Whenever Twig returned to the cabin with a bloodied nose or blacked eyes or clothes covered in slung mud, he wanted his father to wrap him up in his arms and soothe the pain away. Instead, Tuntum would give him advice and make demands.

‘Bloody their noses,’ he said once. ‘Black their eyes. And throw not mud but dung! Show them what you’re made of.’

Later, when his mother was smoothing hyleberry salve onto his bruises, she would explain that Tuntum was only concerned to prepare him for the harshness of the world outside.

Beyond the Deepwoods, chapter 1, "The Snatchwood Cabin" (first book of Twig, 1998)

He buys a glove covered in an expensive dust that purifies things and is really rare.

That's Phraxdust, a substance originating from Stormphrax crystals.

"Meanwhile," the caterbird continued, "Vilnix lay in his sick bed, his mind working furiously. He might have failed to harness the power of the lightning, but he realized that the stormphrax dust had created was itself miraculous – a single grain dropped into the foulest water instantly purified it. What would the inhabitants of filthy, fetid Undertown not give for his wonderful dust? "Anything," he whispered greedily. Anything at all!"

Stormchaser, chapter 2, "The Caterbird's Tale" (second book of Twig, 1999)

And indeed Twig acquires a gauntlet covered in Phraxdust:

A smile played over the professor's lips. ‘Time!’ he croaked. ‘Time…’ His eyes rolled in his head. ‘Stormphrax breaks down in the twilight of the woods. The twilight, Twig! Not darkness, not light – but twilight. Slowly it crumbles over the centuries, ground down by the pressure of twilight. Ground down, Twig, for hundreds upon hundreds of years, into dust. Phraxdust. The phraxdust that coats the armour of those poor lost knights – that coats the glove you wear.’

Stormchaser, chapter 19, "Screed's looty-booty" (second book of Twig, 1999)

In one book they had to climb down the edge for some reason.

The only book in the Nate Saga (The Immortals, 2010) has Nate attempting the "Descent", which is the operation of climbing down the Edge to try and see what lies beyond. Such operations are sometimes attempted, but only one was actually documented, by a descender called Ifflix; Nate, along with Ifflix' brother, pursued the expedition.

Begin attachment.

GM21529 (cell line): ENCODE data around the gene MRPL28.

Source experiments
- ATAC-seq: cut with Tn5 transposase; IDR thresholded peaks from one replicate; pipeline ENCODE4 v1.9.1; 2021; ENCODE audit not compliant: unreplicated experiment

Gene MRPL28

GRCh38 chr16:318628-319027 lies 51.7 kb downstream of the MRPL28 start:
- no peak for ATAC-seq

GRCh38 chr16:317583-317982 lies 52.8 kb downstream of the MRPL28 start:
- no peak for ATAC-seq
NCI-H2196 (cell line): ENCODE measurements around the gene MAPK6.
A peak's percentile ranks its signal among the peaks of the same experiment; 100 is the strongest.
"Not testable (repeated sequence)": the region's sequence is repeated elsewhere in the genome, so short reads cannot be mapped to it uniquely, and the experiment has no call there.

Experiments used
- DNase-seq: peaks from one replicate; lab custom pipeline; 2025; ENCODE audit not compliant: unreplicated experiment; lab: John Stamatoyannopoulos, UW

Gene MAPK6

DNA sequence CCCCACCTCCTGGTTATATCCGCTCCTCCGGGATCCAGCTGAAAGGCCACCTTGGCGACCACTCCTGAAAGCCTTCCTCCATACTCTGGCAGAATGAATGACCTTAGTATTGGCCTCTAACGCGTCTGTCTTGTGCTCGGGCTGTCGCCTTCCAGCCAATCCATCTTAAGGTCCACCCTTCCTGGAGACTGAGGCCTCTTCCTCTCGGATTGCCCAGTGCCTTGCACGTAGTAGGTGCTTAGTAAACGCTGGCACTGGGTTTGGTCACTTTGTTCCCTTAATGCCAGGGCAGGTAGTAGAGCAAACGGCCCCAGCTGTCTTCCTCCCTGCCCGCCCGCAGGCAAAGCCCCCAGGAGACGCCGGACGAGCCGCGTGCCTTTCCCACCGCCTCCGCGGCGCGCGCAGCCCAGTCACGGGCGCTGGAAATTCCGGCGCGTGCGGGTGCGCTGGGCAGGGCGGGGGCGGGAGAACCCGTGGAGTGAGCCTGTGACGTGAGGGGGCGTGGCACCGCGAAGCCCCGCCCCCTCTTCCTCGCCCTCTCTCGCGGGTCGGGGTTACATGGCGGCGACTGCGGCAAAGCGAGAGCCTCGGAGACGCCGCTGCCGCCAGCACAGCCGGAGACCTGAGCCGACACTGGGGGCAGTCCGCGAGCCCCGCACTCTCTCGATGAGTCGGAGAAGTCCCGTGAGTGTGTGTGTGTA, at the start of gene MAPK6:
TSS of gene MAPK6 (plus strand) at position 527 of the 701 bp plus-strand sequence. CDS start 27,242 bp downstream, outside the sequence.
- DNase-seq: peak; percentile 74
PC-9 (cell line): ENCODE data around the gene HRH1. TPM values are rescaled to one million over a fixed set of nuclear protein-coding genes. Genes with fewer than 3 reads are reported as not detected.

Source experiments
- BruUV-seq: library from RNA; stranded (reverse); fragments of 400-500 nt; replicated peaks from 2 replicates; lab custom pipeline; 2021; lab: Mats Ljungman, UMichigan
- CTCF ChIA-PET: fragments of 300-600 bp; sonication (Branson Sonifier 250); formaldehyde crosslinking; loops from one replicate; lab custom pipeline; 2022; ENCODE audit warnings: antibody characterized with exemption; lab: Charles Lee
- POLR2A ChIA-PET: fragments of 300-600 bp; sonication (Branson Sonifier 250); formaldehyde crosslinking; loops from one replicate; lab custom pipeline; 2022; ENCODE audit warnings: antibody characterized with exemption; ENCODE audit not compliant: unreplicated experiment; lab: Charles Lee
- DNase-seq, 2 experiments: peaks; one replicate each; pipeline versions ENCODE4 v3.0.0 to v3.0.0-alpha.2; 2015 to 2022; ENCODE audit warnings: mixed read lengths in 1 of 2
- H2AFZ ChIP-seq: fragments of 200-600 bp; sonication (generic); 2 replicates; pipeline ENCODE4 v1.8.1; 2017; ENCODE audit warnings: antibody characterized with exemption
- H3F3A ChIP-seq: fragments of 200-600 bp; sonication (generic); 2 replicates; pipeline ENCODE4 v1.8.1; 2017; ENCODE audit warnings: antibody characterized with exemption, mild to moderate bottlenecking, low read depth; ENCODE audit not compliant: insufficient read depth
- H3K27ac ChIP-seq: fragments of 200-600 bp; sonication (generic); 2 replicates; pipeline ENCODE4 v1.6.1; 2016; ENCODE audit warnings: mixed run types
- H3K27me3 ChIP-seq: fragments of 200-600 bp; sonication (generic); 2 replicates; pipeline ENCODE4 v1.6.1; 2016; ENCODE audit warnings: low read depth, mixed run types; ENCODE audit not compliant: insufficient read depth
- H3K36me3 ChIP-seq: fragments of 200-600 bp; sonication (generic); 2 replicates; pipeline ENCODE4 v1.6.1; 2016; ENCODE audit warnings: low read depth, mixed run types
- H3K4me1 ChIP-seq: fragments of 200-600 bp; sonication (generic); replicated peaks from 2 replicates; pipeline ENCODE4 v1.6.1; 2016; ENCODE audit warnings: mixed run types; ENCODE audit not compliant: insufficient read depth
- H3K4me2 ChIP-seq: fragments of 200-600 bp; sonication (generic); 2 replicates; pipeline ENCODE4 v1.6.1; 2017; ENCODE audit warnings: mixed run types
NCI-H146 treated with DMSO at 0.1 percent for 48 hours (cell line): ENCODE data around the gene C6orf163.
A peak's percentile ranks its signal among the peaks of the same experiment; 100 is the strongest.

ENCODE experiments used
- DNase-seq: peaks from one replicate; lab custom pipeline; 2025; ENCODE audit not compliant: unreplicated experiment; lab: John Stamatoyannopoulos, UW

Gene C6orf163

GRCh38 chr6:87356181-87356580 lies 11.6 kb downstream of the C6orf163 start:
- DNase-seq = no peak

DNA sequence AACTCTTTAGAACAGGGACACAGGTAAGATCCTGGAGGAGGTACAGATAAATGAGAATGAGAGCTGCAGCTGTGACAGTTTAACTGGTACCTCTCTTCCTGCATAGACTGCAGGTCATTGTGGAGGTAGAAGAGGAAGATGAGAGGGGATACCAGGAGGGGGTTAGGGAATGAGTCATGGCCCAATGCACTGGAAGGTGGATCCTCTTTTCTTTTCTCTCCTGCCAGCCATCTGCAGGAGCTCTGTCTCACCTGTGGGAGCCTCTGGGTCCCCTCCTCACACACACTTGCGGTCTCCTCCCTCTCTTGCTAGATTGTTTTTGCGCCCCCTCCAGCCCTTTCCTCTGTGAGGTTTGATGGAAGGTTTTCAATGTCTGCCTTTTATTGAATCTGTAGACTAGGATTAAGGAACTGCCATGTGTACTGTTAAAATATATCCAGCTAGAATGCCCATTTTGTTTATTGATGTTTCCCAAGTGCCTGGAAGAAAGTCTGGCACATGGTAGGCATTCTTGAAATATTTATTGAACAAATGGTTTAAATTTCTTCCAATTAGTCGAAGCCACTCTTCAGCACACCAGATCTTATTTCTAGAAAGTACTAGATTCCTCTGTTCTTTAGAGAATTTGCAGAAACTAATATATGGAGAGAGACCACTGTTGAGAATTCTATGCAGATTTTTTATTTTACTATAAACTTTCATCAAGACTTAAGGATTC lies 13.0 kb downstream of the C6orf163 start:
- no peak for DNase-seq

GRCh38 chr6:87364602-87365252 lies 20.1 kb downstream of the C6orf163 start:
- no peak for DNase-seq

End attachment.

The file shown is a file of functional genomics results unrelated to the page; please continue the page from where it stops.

There was another part where people only communicated telepathically.

These creatures are called waifs, with several sub-species (waterwaifs, nightwaifs etc). They can both read the minds of others and send their own thoughts to people. This is due to them living in the Nightwoods (a forest with no light), where "reading the minds of others is essential for [their] survival; a gift to enable [them] to see through the darkness" (The last of the Sky Pirates, 2002).

They appear in several books in the series.

And when sneaking into somewhere he only thought of light.

Once again, that's Nate from The Immortals (2010). As his beloved Eudoxia doesn't heal from a bullet wound, he tries to sneak in the Garden of Life to get Riverrise water which could cure her. As he climbs, he focuses his thoughts on a lamplight, as adviced by Healer Barkscale.

It was all Nate could do to prevent himself thinking about what might lie ahead — but he knew he must not. Second guesses and suppositions were not allowed in his head. Not now. Only the light. The warm, golden light that masked his presence in this strange eerie fastness, halfway up the steep mountainside.


The faint hissing sound broke through the light. Nate acknowledged it, then pushed it aside, filling his head with the light once more as he emerged from his hiding place and looked up. [...]

The light, he thought inside his head. Fill your head with the light. Just light. Only light . . .

The Immortals (book of Nate, 2010)